It all began with literary classics, and I said “Are you kidding?” to War and Peace for infants. The only people who want their six-month-old to read Tolstoy on 32 board pages are yuppies who are obsessed with getting Suzie into an Ivy League college before she can tie her own shoes. I mean seriously, Wuthering Heights? Babies need time to understand that most people—hopefully including Mommy and Daddy—have nice, normal relationships before they learn about creepy guys who dig up their beloved’s grave in order jump into her moldering, beetle-crawling arms. Call me old-fashioned, but I think kids should at least be toddlers before they are confronted by such deviance.
So I ignored the whole phenomenon of academic board books for a long time. Not ABC’s and 123’s, which are the traditional domain of board books, but nuclear physics, engineering, and the intricacies of manipulating RNA, for sure.
Then one day, I received a request for Astrophysics for Babies. Really? I thought, but I bought it. “Who will check this out?” I wondered.
Everyone. Everyone checked it out. All of the excellent, education-minded parents where I work checked it out. My friends with little ones checked it out, too. I tried a few more: organic chemistry, robotics. Forty copies of every title, all checked out.
Publishers knew that they had struck gold and launched new series, and I kept buying. Finally, one day, I took a look at the books that had just been unpacked and thought, “Blockchain for Babies. I have never understood blockchain.” So I opened the book and read 32 board pages about it, and now I get it. No kidding. I couldn’t work with it professionally, but I get the concept and can discuss it without embarrassment. Now I’m a believer. All adults should read board books about Ph.D.-level topics.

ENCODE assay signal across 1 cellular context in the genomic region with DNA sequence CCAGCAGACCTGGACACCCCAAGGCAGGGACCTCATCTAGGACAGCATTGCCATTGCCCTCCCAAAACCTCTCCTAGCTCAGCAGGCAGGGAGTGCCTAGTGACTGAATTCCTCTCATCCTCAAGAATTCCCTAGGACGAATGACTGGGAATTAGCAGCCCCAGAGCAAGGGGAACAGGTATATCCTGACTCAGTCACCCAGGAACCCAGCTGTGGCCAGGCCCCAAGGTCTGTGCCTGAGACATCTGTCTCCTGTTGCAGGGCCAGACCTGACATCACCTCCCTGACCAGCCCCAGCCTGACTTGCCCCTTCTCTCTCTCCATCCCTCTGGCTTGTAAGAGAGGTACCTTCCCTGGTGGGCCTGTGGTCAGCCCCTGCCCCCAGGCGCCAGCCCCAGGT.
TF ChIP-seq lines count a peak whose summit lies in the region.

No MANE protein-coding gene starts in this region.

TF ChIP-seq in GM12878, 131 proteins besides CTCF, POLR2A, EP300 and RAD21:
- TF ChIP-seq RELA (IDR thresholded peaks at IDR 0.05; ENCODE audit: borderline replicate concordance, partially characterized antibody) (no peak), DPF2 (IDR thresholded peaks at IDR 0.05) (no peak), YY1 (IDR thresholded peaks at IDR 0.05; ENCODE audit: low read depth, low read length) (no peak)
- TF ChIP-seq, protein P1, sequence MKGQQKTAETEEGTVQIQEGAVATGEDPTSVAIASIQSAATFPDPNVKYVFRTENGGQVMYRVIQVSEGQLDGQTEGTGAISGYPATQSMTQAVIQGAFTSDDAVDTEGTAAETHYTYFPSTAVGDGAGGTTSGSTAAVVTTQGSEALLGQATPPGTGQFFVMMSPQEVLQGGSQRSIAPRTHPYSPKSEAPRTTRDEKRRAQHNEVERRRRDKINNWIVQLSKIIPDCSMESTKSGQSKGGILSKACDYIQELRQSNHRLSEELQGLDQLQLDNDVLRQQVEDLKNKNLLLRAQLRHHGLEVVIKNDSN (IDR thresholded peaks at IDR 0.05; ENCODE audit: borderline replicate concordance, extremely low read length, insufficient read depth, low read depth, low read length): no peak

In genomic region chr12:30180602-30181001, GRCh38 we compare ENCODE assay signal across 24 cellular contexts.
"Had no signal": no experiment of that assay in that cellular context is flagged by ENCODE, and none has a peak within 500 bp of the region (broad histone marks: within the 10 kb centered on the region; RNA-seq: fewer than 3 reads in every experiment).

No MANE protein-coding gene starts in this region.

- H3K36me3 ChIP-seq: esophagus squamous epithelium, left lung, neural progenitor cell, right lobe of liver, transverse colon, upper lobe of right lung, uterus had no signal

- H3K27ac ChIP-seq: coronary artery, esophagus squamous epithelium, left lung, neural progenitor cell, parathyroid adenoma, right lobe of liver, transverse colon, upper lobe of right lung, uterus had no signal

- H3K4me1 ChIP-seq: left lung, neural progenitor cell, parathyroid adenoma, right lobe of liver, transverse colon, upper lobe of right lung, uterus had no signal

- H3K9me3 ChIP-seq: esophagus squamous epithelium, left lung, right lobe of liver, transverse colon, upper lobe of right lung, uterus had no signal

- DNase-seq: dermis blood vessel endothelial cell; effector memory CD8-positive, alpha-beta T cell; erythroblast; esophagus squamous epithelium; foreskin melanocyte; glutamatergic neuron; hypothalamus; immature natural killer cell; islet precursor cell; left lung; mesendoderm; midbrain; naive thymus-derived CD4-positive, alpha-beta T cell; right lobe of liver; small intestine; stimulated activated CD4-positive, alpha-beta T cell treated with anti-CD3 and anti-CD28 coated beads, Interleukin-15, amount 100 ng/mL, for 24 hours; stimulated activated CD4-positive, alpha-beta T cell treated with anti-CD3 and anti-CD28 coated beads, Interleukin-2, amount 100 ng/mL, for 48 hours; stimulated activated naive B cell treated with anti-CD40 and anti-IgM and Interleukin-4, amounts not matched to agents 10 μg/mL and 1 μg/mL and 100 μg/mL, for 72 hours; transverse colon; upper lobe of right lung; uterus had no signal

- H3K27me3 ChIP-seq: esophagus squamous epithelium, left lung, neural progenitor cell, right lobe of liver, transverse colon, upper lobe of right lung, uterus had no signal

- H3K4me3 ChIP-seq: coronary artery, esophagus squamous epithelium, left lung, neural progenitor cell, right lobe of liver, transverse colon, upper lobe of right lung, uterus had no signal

Our latest batch of board books is about famous philosophers: Aristotle, Socrates, and so on. I checked out the one on Simone de Beauvoir, who, according to this volume, believed that everyone is equal, that everyone should be free to be themselves, and that everyone should be nice. In children’s biographical literature, all heroic people of all times thought that everyone should be nice. To the relief of parents, nothing is mentioned of Simone’s eclectic romantic pursuits, including her humiliating relationship with Jean-Paul Sartre, who was repeatedly unfaithful to her and seemed to undermine everything she had to say about women’s equality. (French wine, berets, and cigarettes sold separately.) However, let me point out that Sartre is not one of the philosophers highlighted in this series (so there), perhaps because his existentialist viewpoint is difficult to explain in 32 or even 3200 pages, but has lately come to have some connection to climate change.
I highly recommend that parents of precocious children should acquaint themselves with world philosophy by reading board books and children’s nonfiction in general. That way, when your seven-year-old comes home from Harvard for Christmas break and mentions studying Descartes, you can nod sagely and intone, “I think, therefore I am,” and he will believe that you know what you’re talking about. It’s not until he is ten that he will roll his eyes, take a drag from his Turkish cigarette, and groan, “Oh, Dad. I know you read that in a board book.”
Disclaimer: I have read a boatload of these adorable little books as library copies. Opinions expressed are solely my own and may not reflect those of my employer or anyone else.